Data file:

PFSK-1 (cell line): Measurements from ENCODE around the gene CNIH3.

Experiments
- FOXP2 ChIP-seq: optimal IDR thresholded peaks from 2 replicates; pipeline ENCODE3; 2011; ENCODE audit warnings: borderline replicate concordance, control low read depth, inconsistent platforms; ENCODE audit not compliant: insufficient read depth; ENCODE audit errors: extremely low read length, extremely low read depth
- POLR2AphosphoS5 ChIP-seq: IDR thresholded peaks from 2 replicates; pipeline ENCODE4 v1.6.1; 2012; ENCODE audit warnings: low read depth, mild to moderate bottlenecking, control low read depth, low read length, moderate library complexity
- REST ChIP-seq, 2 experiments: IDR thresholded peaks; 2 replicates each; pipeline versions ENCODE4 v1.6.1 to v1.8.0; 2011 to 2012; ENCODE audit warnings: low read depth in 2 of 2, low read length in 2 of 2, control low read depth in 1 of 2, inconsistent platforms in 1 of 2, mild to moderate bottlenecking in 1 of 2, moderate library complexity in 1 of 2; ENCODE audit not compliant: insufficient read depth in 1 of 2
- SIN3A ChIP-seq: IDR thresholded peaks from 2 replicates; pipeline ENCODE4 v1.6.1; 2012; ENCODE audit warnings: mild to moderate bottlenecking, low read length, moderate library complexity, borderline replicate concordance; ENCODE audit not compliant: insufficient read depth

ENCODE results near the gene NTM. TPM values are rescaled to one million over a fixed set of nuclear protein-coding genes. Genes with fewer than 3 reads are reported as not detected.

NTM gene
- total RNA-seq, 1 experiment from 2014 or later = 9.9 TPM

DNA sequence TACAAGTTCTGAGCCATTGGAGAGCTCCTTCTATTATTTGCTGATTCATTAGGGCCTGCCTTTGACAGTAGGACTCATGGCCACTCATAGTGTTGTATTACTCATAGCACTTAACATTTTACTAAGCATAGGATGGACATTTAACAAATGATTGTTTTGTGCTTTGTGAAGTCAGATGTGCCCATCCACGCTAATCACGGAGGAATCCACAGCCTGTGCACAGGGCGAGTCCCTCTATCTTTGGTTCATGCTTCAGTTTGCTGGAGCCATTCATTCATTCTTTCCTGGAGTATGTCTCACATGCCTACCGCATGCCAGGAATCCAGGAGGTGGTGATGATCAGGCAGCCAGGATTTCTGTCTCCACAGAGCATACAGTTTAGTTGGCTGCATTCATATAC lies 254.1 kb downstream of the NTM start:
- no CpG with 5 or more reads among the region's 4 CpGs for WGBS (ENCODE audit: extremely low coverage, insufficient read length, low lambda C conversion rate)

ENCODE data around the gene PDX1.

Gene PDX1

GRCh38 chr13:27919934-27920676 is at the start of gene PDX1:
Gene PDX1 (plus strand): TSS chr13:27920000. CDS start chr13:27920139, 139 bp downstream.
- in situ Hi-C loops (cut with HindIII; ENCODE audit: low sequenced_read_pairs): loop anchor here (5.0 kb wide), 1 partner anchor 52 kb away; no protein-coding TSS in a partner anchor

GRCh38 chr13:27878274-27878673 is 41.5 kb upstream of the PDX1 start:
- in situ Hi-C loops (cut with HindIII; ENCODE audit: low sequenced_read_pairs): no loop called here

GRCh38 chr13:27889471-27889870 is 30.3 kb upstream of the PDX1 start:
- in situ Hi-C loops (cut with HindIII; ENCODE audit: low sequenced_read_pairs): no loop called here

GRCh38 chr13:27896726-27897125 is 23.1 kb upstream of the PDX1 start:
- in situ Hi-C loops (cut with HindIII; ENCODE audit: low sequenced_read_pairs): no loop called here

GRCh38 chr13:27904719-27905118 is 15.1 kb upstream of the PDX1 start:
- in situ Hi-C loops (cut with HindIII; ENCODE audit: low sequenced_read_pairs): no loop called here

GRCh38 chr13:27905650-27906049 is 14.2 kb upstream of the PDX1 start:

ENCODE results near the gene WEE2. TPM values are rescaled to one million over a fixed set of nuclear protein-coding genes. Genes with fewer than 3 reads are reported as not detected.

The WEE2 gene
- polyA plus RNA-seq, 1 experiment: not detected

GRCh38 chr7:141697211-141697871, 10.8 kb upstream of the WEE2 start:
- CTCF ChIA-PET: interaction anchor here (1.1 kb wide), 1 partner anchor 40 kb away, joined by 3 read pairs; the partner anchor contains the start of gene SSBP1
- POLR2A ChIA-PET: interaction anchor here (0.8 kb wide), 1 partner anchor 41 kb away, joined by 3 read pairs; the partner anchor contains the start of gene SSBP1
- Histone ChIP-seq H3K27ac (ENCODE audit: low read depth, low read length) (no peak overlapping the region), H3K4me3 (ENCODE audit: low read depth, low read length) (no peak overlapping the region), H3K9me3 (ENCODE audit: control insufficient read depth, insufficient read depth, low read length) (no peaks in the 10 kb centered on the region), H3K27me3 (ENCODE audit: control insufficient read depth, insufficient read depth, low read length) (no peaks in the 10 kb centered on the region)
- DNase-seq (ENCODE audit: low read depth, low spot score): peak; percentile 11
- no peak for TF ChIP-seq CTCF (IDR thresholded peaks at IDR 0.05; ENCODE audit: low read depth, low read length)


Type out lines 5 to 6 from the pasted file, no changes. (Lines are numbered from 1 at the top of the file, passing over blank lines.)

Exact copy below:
- REST ChIP-seq, 2 experiments: IDR thresholded peaks; 2 replicates each; pipeline versions ENCODE4 v1.6.1 to v1.8.0; 2011 to 2012; ENCODE audit warnings: low read depth in 2 of 2, low read length in 2 of 2, control low read depth in 1 of 2, inconsistent platforms in 1 of 2, mild to moderate bottlenecking in 1 of 2, moderate library complexity in 1 of 2; ENCODE audit not compliant: insufficient read depth in 1 of 2
- SIN3A ChIP-seq: IDR thresholded peaks from 2 replicates; pipeline ENCODE4 v1.6.1; 2012; ENCODE audit warnings: mild to moderate bottlenecking, low read length, moderate library complexity, borderline replicate concordance; ENCODE audit not compliant: insufficient read depth